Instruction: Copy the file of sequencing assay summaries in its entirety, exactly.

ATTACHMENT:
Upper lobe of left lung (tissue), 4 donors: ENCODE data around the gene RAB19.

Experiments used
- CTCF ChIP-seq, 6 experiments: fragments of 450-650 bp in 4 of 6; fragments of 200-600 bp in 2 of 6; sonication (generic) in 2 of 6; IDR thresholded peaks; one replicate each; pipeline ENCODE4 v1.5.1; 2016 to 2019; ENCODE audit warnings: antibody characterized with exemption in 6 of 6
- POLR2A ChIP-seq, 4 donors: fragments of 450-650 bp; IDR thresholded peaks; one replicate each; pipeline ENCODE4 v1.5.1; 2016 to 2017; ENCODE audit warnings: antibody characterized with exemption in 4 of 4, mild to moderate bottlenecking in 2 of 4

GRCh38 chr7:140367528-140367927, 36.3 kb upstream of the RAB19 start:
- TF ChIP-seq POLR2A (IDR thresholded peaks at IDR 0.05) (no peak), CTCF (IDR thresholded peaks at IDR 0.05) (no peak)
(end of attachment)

Upper lobe of left lung (tissue), 4 donors: ENCODE data around the gene RAB19.

Experiments used
- CTCF ChIP-seq, 6 experiments: fragments of 450-650 bp in 4 of 6; fragments of 200-600 bp in 2 of 6; sonication (generic) in 2 of 6; IDR thresholded peaks; one replicate each; pipeline ENCODE4 v1.5.1; 2016 to 2019; ENCODE audit warnings: antibody characterized with exemption in 6 of 6
- POLR2A ChIP-seq, 4 donors: fragments of 450-650 bp; IDR thresholded peaks; one replicate each; pipeline ENCODE4 v1.5.1; 2016 to 2017; ENCODE audit warnings: antibody characterized with exemption in 4 of 4, mild to moderate bottlenecking in 2 of 4

GRCh38 chr7:140367528-140367927, 36.3 kb upstream of the RAB19 start:
- TF ChIP-seq POLR2A (IDR thresholded peaks at IDR 0.05) (no peak), CTCF (IDR thresholded peaks at IDR 0.05) (no peak)